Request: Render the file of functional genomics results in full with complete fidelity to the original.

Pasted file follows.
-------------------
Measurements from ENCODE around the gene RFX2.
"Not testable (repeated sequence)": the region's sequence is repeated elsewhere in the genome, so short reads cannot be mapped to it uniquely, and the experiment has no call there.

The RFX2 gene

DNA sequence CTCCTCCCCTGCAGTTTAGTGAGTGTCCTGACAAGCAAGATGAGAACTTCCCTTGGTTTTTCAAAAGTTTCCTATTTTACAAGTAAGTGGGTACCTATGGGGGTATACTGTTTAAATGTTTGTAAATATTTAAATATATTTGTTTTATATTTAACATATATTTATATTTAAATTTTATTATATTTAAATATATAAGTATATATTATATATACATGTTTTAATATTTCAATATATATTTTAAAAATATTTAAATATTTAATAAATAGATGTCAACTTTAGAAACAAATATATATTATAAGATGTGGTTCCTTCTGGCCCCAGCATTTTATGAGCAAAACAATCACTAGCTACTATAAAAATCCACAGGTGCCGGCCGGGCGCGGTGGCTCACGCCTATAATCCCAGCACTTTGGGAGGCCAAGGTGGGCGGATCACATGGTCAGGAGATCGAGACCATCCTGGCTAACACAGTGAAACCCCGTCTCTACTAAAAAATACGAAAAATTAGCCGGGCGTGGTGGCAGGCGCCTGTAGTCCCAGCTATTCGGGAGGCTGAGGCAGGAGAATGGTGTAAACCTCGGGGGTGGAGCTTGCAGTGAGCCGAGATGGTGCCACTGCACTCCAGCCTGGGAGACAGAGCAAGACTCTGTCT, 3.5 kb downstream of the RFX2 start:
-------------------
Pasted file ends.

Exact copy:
Measurements from ENCODE around the gene RFX2.
"Not testable (repeated sequence)": the region's sequence is repeated elsewhere in the genome, so short reads cannot be mapped to it uniquely, and the experiment has no call there.

The RFX2 gene

DNA sequence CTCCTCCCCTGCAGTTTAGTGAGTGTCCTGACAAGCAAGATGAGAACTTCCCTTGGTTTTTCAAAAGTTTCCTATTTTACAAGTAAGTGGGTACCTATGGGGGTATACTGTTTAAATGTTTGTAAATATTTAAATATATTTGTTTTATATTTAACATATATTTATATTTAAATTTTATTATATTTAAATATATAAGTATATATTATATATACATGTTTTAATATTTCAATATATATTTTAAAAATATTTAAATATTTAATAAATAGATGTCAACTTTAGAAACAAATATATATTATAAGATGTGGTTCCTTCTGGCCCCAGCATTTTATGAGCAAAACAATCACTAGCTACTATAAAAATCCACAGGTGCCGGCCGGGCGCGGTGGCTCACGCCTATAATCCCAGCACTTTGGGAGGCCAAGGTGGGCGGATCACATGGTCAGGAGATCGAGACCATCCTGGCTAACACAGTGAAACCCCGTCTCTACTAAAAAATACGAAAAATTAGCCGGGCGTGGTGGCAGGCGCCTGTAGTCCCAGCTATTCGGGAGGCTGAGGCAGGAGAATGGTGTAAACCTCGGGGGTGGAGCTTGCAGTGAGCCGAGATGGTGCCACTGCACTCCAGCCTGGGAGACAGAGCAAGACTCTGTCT, 3.5 kb downstream of the RFX2 start: